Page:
Bernadette Fox is notorious. To her Microsoft-guru husband, she's a fearlessly opinionated partner; to fellow private-school mothers in Seattle, she's a disgrace; to design mavens, she's a revolutionary architect, and to 15-year-old Bee, she is a best friend and, simply, Mom.
Then Bernadette disappears. It began when Bee aced her report card and claimed her promised reward: a family trip to Antarctica. But Bernadette's intensifying allergy to Seattle—and people in general—has made her so agoraphobic that a virtual assistant in India now runs her most basic errands. A trip to the end of the earth is problematic.
To find her mother, Bee compiles email messages, official documents, secret correspondence—creating a compulsively readable and touching novel about misplaced genius and a mother and daughter's role in an absurd world.
I read this book because of Jenny! Jenny and Jenny, actually, of Reading the End Podcast. They did a combined review/discussion thing about Where’d You Go, Bernadette in their very first episode1, and ever since then it’s been on my to-read list.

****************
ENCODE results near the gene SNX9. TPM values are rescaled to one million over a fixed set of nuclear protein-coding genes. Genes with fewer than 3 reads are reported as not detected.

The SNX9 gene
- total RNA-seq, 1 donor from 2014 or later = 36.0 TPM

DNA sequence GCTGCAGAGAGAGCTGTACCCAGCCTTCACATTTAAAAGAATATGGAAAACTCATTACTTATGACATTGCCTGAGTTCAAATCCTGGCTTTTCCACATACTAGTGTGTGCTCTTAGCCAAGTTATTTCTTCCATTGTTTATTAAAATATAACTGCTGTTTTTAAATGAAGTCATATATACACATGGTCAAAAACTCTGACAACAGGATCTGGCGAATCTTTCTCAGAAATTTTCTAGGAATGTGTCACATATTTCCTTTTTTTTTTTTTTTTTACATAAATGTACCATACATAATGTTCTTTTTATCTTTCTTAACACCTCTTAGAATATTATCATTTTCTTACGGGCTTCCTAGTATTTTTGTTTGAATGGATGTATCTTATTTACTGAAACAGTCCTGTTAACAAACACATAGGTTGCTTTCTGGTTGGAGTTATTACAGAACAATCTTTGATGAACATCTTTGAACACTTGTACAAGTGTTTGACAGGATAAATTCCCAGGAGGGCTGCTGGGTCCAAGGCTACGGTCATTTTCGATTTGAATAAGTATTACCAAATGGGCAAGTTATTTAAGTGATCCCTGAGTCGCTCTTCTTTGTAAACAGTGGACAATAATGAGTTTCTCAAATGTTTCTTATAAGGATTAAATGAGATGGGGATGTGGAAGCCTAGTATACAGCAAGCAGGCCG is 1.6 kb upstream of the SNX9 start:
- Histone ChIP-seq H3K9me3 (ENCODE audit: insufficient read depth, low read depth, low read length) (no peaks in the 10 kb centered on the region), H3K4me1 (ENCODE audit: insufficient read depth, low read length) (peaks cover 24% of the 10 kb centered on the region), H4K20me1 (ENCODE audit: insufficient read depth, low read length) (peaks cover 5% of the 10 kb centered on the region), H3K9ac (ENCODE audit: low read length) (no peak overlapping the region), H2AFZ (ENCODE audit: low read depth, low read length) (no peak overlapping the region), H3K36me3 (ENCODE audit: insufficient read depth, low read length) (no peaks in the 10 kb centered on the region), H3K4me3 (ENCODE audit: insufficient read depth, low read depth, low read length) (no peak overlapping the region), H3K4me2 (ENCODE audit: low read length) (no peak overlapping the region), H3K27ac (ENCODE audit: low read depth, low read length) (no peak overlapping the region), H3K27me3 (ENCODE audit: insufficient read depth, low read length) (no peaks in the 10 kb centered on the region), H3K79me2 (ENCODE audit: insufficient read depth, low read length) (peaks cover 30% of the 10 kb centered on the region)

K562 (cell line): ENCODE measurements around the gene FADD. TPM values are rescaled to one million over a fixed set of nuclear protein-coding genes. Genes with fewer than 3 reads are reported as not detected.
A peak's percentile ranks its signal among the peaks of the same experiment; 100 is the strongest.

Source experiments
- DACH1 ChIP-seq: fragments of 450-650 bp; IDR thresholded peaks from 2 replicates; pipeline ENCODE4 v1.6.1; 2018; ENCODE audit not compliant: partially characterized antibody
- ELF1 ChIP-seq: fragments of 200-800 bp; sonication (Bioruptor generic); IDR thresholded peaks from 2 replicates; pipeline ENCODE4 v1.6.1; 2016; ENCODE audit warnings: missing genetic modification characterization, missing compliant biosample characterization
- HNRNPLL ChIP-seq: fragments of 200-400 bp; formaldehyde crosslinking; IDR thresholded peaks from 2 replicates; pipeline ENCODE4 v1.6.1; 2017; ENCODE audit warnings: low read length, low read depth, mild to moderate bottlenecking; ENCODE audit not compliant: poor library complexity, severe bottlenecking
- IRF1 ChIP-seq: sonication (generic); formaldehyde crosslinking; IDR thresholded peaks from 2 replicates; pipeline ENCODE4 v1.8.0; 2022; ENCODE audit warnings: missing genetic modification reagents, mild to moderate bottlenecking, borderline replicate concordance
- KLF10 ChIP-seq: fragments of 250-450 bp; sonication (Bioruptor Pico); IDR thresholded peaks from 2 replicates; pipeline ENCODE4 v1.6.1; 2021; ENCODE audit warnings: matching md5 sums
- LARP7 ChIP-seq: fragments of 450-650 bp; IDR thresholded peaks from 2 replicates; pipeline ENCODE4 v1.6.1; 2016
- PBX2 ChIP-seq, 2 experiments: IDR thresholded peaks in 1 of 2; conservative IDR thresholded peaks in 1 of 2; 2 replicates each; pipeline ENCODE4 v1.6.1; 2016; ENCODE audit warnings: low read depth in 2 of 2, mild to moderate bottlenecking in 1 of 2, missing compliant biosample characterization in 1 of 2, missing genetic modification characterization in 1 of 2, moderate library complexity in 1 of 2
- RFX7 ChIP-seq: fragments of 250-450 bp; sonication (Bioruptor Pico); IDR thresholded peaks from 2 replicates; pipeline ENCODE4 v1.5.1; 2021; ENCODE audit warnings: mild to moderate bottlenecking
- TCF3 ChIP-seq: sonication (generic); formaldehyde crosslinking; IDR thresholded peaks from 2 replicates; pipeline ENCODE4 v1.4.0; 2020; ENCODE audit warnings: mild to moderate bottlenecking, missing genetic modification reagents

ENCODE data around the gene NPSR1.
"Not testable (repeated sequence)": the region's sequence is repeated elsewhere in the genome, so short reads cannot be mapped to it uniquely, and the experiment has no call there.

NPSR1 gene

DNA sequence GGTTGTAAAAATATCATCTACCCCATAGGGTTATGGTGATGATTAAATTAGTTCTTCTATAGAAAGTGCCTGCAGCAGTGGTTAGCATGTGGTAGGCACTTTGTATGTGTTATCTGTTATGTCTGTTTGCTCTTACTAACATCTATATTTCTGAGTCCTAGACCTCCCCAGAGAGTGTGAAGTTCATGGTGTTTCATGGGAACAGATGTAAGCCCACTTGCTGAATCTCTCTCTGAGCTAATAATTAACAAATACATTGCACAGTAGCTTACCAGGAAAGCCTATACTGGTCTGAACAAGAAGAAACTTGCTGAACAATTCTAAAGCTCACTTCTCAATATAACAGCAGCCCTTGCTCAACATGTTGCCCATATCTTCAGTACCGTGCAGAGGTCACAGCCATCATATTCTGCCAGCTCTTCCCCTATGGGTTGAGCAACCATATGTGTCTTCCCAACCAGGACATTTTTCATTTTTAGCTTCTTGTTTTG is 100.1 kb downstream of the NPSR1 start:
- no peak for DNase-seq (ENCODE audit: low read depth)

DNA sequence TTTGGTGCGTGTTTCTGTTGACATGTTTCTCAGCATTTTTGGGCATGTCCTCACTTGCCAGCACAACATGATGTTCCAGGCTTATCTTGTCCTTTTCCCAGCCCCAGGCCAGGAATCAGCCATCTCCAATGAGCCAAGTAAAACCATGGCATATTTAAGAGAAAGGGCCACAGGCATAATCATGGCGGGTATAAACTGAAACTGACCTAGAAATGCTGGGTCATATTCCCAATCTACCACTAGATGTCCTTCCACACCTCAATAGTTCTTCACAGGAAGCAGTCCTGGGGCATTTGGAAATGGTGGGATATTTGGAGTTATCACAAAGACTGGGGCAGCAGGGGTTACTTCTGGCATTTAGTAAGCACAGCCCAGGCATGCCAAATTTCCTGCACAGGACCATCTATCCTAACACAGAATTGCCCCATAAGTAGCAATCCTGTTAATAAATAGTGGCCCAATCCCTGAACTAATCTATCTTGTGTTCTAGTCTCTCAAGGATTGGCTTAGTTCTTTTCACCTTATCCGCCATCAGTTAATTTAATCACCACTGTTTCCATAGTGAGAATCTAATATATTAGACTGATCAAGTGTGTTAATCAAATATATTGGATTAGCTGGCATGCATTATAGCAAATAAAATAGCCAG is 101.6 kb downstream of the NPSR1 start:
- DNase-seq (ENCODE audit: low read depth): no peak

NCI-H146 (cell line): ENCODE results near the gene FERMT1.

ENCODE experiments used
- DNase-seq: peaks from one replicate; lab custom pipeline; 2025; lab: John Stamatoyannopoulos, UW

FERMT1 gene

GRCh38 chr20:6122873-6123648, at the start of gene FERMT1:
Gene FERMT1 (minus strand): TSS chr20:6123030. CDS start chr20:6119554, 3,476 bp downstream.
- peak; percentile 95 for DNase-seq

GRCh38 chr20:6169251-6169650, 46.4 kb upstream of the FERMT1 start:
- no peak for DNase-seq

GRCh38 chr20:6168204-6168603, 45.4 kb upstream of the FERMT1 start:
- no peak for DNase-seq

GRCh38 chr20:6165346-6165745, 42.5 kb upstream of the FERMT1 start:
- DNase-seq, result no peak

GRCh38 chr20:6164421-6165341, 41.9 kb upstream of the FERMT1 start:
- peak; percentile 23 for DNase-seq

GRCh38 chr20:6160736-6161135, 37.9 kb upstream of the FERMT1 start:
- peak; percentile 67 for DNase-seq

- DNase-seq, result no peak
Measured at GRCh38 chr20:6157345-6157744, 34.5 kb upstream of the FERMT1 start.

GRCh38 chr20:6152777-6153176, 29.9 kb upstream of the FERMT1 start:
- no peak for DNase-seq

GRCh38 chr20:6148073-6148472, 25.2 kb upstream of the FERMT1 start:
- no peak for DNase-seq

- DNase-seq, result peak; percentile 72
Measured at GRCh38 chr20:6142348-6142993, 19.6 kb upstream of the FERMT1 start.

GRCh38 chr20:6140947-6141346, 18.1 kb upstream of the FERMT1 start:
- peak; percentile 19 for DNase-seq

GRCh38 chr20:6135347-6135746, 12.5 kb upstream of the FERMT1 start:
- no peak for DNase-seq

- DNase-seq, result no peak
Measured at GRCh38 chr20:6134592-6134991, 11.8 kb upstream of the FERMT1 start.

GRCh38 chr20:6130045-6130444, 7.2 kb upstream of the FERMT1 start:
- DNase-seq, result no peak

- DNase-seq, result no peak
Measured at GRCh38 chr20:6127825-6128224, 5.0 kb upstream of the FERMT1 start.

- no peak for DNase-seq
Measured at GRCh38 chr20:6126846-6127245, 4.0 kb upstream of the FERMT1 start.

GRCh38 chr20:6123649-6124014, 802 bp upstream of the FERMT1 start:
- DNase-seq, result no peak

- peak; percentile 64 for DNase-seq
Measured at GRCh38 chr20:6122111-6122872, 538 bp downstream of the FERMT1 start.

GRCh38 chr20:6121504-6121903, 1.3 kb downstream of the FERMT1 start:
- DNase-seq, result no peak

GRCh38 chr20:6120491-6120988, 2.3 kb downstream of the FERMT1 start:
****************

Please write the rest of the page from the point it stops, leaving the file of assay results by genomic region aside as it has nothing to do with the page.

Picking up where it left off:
It’s SO GOOD. I liked it so much I accidentally read it all in one night. I love epistolary novels anyway, but I especially love ones that combine multiple forms of communication. Letters, emails, phone messages, etc.: give me all the communication and I will be a happy reader. Bonus points if you surround it with a fantastic story of love and family and art and loss!
Things I loved (besides the letters): the mix of humor and tragedy, Bee’s narration, Bee and Bernadette’s great relationship (although it’s perhaps a little too codependant), Audrey’s redemption subplot, the Antarctica connection, how betrayed I felt by Bernadette’s virtual assistant even though she was really only in the book for, like, three letters.
Also, Seattle! I have never been to Seattle, but everyond on the internet seems to think it’s the mecca of depression, what with the rain and clouds and more rain. So maybe it’s not the best place for someone coping with losing a huge chunk of their life’s work to move to. But it’s a great place to set a book, and I totally want to visit there now.
Read: November 29-30, 2014
Super bonus points for mentioning Xanadu and its greatness!
- which I somehow remembered as “a few months ago,” when actually it’s been over a year. Happy belated podcast anniversary, Jennys! ↩